Actually, Philip Johnston is not entirely accurate in his comment about the Appeal Court. It was the Asylum and Immigration Tribunal that ruled against the ban, arguing that "that there was no evidence a previous visit had caused problems and said it was more important to protect freedom of speech".
The Home Office thinks otherwise, as the BBC reports:
Following the tribunal's decision, a Home Office spokesman said: "We are dis appointed by the court's decision. The government opposes extremism in all its forms.They obviously do not consider freedom of speech important, the right to discuss matters important and equate extremism with an ability to get other people angry. They are also considering whether to spend more of the taxpayers’ money to appeal against the Tribunal's decision.
"The decision to refuse Wilders admission was taken on the basis that his presence could have inflamed tensions between our communities and have led to inter-faith violence. We still maintain this view."
So far, so good. Freedom of speech has been confirmed and legality upheld. Written judgement will be handed down next week and, in the meantime, Mr Wilders will be giving a press conference in London tomorrow. It is sponsored by Lord Pearson of Rannoch but is not a UKIP event, no matter what anybody might think. I shall be there and shall report on it.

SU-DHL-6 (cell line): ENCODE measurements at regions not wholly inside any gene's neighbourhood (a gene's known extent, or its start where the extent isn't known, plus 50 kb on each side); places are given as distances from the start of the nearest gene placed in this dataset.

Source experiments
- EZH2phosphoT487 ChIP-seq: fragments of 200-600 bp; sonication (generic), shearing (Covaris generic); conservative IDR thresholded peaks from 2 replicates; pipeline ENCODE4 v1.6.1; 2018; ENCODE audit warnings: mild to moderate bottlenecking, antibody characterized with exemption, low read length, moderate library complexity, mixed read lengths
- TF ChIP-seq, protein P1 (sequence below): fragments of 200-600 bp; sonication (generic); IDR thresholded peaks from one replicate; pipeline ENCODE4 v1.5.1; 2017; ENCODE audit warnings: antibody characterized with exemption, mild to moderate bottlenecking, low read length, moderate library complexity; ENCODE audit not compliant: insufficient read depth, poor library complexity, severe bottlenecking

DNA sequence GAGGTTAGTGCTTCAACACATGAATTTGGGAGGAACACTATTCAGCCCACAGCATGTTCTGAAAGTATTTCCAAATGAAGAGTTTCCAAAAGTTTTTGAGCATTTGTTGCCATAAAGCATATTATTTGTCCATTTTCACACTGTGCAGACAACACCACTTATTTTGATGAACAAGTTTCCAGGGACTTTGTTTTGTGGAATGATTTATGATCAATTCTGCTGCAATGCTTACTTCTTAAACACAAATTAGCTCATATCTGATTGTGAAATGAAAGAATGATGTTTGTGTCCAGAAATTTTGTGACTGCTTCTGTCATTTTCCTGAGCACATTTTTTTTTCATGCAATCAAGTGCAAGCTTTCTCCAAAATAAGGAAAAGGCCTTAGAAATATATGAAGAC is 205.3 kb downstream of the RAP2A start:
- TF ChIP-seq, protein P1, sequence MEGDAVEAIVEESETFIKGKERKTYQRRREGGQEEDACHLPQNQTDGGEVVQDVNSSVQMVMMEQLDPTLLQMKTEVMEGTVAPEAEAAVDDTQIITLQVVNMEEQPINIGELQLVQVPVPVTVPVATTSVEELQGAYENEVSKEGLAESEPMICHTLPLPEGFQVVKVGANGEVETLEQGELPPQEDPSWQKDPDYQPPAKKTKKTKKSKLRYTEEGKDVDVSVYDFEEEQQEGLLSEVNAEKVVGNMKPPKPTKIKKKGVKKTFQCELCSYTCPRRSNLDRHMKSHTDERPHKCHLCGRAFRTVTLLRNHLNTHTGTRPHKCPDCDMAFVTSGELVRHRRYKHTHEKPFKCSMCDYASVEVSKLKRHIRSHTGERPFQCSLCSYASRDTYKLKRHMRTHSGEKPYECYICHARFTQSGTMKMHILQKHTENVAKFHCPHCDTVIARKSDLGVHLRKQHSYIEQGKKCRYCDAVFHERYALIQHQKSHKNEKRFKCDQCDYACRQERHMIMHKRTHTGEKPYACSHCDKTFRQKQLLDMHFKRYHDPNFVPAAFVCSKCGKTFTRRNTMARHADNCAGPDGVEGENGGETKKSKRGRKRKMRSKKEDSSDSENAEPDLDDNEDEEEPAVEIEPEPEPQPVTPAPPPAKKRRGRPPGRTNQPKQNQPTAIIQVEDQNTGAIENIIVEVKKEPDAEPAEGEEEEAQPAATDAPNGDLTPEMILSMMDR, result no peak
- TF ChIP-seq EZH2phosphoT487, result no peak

The question is to what extent the decision was based on the notion of EU free movement. In other words, did the Tribunal make the right decision, using EU law to overrule the Home Secretary? If so, we are faced with a dilemma. Not on whether to support the decision – we do that unreservedly; the real problem is how to convey the idea that it should be our government making the rules and not the EU, when our government is so utterly stupid and feeble. And don't tell me we can throw them out. Have you seen what is waiting in the wings?